The hostilities against Iranwould produce no winners, neither military nor political. All would lose. But there is no doubt that Russia would get the biggest political dividends, and maybe China as well. Possible hostilities against Iran would greatly enhance Russia’s role and none other than Moscow could assume the part of a mediator. China might also show assistance to Moscow.

The Russia-Iran relations are already acquiring strategic allied qualities. As evidence,we can point out the recently signed agreement on expanded military cooperation between Iran and Russia. Iran is pursuing closer ties with the Russia-led Eurasian Economic Union (EEU). The sides are completing a set of procedures necessary for the entry into force of aninterim agreement establishing a free trade zone between Iran and the EEU, which is to begin operatingstaring October 27, 2019.

Given Turkey’s growing multilateral cooperation with Russia, it is safe to say that the Moscow-Ankara-Tehran triangle will become decisive, with Russia gaining significant influence in it. Thistrilateral cooperation may have a different meaning and impact, also in a variety of processes in a much larger region.

 Potential military action against Iran and the Nagorno-Karabakh conflict

Opportunities and potential scenarios ofhow interests and influences may change in the Middle East are a subject of constant discussions  in the context of Iran-related  developments, while the South Caucasus, where there are big conflict-generating  potential and  serious factors threatening  stability and security, and first of all, the Nagorno-Karabakh (NK)conflict, as a rule, is being ignored. The negotiation process under the auspices of the OSCE Minsk Group co-chairing countries – Russia, the United States and France –is now in a stalemate.

Given the bellicose, belligerent rhetoric, resumed after a pause by Azerbaijani president and some other top officials, as well as Armenian prime minister’s contradicting speeches along with his defense minister’s statements containing  aggressive elements, it is not ruled out that in the event of a possible large military action against  Iran,Azerbaijan may try to resort to hostilities in Nagorno-Karabakh presenting it as a justified response to contradicting and incomprehensive statements, even to the OSCE Minks Group co-chairs, coming from the current Armenian authorities, and their short-sighted policy.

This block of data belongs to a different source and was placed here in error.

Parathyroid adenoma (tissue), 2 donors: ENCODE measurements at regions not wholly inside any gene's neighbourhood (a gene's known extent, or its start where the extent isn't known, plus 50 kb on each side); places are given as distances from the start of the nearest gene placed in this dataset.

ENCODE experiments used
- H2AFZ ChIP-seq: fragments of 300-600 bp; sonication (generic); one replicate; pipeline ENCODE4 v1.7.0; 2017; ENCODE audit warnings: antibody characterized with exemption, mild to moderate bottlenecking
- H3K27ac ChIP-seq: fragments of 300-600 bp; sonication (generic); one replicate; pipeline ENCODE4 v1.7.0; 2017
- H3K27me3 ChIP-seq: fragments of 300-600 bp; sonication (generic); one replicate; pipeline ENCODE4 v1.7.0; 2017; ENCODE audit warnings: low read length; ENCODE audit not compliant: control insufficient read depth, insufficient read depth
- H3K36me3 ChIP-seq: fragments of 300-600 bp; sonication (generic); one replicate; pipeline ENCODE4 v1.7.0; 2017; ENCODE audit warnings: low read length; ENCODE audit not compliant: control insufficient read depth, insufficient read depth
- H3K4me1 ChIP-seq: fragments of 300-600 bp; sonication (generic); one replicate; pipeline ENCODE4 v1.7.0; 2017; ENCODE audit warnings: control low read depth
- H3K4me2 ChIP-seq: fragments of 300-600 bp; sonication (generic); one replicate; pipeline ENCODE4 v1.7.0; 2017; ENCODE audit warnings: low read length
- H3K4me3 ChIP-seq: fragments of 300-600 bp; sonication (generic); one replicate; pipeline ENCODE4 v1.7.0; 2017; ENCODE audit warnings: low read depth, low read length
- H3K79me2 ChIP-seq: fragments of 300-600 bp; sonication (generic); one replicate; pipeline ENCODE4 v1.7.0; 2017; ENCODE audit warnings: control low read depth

It should be noted that significant changes have taken place in the NKconflict negotiation process under the auspices of the OSCE Minsk Group co-chairing countries. After the so-called ‘four-day war’ in 2016 April, thefocus in the discussions was placed exclusively on the ways to ease tensions and on the OSCE Minsk Group co-chairs proposals to maintain the ceasefire agreement, signed back on May 12, 1994.

They include the deployment of a larger OSCE monitoring group on the contact line, the installation of special electronic equipment to record ceasefire violations along the line of contact, and the creation of mechanisms for an international investigation of ceasefire breaches by the sides of the NKconflict. Azerbaijan has so far refused to accept these proposals of the OSCE Minsk Group co-chairing countries, ignoring the mediators’ calls.

After the change of power in Armenia in April-May 2018,these issues were pushed out from the negotiation agenda, and are no longer mentioned in the OSCE Minsk Group co-chairs’ official statements. By the way, starting in 2013 and until 2016, these proposals werepresented to the conflicting parties as a demand.

Instead, the focus in the discussions in the negotiation process shifted to the conflict settlement issues, which obviouslyis not promising, and that is why, as mentioned above, the negotiations have appeared in an uncertain, almost deadlocked situation.